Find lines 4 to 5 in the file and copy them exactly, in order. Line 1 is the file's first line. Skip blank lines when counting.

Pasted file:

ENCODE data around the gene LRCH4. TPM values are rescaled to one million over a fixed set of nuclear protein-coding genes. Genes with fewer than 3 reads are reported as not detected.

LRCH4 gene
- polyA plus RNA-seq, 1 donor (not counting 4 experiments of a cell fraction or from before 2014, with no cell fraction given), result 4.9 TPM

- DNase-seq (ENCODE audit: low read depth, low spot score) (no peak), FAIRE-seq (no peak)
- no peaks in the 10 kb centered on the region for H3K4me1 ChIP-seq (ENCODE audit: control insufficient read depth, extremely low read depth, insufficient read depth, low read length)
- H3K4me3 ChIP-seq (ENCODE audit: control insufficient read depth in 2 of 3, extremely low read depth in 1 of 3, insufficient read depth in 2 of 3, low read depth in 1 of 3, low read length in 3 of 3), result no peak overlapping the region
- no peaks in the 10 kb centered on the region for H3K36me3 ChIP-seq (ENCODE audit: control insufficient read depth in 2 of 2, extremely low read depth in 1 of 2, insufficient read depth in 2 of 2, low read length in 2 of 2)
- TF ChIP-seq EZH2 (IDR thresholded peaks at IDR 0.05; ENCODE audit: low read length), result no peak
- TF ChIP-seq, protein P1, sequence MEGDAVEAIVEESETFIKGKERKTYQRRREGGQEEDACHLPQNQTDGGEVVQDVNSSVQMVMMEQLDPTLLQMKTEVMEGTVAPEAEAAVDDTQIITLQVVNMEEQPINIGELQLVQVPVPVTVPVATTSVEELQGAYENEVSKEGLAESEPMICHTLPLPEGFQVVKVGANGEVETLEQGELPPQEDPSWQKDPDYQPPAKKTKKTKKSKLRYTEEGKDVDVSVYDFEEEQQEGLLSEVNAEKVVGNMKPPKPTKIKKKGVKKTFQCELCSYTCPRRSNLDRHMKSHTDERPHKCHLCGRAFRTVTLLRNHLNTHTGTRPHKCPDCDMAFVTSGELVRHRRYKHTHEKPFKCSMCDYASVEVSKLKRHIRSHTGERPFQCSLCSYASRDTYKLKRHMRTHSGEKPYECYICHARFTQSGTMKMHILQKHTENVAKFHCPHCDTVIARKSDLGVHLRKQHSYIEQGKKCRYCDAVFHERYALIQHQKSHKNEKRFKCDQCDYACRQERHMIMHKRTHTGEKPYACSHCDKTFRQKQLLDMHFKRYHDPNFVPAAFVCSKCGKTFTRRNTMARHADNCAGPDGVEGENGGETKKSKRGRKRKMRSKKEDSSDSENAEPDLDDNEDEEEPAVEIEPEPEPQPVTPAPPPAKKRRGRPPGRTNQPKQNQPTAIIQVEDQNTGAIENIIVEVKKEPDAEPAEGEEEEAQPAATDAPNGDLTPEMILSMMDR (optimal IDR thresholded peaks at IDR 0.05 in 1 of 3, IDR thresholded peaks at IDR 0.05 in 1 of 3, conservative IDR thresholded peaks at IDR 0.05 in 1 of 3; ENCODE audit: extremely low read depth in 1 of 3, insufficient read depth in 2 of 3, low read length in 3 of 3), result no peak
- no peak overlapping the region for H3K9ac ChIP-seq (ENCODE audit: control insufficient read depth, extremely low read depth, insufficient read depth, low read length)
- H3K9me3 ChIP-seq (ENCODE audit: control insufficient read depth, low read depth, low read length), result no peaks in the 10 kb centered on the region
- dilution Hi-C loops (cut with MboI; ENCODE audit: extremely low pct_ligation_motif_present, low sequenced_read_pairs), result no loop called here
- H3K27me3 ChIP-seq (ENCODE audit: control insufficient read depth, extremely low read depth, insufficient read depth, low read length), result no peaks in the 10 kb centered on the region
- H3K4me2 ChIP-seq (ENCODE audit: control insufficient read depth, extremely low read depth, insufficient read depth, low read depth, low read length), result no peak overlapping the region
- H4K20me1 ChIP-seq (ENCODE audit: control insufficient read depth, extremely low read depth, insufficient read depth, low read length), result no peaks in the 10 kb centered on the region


- DNase-seq (ENCODE audit: low read depth, low spot score) (no peak), FAIRE-seq (no peak)
- no peaks in the 10 kb centered on the region for H3K4me1 ChIP-seq (ENCODE audit: control insufficient read depth, extremely low read depth, insufficient read depth, low read length)